One half of the IPKat sends greeting from New York, where he (should that be she?) is a attending the 5th Annual IP Scholars’ Conference at the Cardozo School of Law, Yeshiva University.
Today’s highlights included:
* Julia Cromer of the Thomas Jefferson School of Law on how there’s a need for the de minimis doctrine to protect very small uses of copyright works such as music sampling of a very few notes.A number of the papers are available from the conference website here
* Sonya Katyal of Fordham on the IP/free speech implications of “jamming” advertising messages
* David Barnes of Seton Hall arguing that, contrary to received wisdom, trade marks constitute public goods as (in some circumstances) they work perfectly well if more than one entity uses them.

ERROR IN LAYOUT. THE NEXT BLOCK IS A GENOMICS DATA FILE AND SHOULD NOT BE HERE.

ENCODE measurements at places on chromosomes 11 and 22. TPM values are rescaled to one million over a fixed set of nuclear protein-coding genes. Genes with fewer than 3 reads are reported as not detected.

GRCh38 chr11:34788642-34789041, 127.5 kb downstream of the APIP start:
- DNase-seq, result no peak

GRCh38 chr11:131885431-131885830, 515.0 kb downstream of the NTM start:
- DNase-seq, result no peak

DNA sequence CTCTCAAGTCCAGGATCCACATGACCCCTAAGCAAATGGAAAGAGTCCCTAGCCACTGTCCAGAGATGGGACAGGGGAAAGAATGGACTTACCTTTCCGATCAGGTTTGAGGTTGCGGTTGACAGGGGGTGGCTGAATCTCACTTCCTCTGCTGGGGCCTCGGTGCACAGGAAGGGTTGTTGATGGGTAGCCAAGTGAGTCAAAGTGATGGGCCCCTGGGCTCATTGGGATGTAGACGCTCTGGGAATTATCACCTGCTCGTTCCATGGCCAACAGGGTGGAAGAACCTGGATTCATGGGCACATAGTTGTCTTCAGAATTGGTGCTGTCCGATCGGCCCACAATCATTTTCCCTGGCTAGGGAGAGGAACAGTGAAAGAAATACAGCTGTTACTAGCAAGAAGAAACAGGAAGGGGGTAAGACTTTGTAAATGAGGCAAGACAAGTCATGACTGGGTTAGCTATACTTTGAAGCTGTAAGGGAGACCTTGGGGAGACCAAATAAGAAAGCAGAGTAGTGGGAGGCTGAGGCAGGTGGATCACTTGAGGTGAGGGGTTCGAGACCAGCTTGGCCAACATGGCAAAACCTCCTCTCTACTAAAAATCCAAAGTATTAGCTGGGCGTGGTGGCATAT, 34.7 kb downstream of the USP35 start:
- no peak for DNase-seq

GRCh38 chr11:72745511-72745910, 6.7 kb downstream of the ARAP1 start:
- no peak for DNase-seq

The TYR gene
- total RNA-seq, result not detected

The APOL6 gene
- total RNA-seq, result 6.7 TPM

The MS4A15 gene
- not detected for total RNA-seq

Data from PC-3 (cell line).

* Christina Bohanna of the University of Iowa on how courts are starting to use dilution concepts in copyright in order to, in some way, protect the distinctiveness of works.
* Michael Carroll of Villanova proposing a fair use tribunal to provide non-precedential, case-specific ruling on the availability of the fair use defence in copyright
* Matthew Sag of Northwestern saying that case-by-case economic analysis of fair use by the courts isn’t such a good idea
* Tom Bell of Chapman on how the Supreme Court’s Dastar case may lead to US state unfair competition laws being considered pre-empted.